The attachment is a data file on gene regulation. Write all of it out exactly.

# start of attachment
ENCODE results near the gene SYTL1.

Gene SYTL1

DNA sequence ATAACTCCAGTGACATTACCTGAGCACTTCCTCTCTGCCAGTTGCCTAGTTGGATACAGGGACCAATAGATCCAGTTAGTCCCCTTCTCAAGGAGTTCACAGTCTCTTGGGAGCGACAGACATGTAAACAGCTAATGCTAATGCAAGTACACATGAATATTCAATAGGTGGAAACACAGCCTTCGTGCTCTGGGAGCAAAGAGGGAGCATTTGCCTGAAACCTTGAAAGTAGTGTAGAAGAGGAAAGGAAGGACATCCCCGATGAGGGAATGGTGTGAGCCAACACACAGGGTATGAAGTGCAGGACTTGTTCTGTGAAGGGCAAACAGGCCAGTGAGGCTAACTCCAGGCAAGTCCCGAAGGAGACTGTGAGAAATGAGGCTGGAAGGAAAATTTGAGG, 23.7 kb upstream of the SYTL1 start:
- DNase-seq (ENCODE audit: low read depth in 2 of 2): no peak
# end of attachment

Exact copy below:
ENCODE results near the gene SYTL1.

Gene SYTL1

DNA sequence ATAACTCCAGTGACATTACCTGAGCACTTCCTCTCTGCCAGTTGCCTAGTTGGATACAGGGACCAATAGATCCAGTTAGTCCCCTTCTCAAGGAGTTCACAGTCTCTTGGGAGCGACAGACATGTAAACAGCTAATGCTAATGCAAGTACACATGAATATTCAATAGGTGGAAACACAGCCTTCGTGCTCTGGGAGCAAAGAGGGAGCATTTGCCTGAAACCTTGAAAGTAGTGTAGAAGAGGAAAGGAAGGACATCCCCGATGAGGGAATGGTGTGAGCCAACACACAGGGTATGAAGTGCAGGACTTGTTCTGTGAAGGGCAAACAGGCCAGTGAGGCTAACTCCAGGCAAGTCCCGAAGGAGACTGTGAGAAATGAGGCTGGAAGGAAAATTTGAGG, 23.7 kb upstream of the SYTL1 start:
- DNase-seq (ENCODE audit: low read depth in 2 of 2): no peak